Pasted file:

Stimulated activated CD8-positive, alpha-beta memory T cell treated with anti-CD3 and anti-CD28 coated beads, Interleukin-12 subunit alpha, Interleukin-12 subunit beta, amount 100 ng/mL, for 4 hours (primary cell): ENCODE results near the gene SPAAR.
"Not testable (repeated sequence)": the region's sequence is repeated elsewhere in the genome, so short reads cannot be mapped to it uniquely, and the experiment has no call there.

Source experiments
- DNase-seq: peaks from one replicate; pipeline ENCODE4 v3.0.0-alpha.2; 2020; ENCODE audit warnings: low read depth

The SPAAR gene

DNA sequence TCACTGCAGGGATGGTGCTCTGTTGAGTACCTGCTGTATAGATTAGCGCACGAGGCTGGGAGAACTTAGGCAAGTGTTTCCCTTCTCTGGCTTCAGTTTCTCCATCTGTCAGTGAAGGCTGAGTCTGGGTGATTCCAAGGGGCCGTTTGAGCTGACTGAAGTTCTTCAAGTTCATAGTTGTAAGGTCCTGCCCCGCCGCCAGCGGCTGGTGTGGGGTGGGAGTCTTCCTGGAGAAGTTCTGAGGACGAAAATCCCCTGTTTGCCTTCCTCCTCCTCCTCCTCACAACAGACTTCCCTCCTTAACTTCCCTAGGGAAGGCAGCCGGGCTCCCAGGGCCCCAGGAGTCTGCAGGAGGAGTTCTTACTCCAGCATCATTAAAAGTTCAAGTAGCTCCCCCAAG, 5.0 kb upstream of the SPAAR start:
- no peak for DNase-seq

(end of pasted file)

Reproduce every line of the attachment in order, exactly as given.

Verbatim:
Stimulated activated CD8-positive, alpha-beta memory T cell treated with anti-CD3 and anti-CD28 coated beads, Interleukin-12 subunit alpha, Interleukin-12 subunit beta, amount 100 ng/mL, for 4 hours (primary cell): ENCODE results near the gene SPAAR.
"Not testable (repeated sequence)": the region's sequence is repeated elsewhere in the genome, so short reads cannot be mapped to it uniquely, and the experiment has no call there.

Source experiments
- DNase-seq: peaks from one replicate; pipeline ENCODE4 v3.0.0-alpha.2; 2020; ENCODE audit warnings: low read depth

The SPAAR gene

DNA sequence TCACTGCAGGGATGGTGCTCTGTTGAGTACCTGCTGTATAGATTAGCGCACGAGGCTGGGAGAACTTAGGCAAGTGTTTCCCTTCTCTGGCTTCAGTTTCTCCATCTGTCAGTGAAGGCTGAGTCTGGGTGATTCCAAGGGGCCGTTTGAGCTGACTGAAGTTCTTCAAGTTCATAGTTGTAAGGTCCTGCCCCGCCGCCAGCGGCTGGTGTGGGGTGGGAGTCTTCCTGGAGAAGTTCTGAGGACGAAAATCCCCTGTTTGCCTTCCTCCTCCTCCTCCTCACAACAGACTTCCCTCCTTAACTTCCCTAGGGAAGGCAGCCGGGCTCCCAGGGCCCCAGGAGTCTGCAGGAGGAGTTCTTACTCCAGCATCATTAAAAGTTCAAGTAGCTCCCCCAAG, 5.0 kb upstream of the SPAAR start:
- no peak for DNase-seq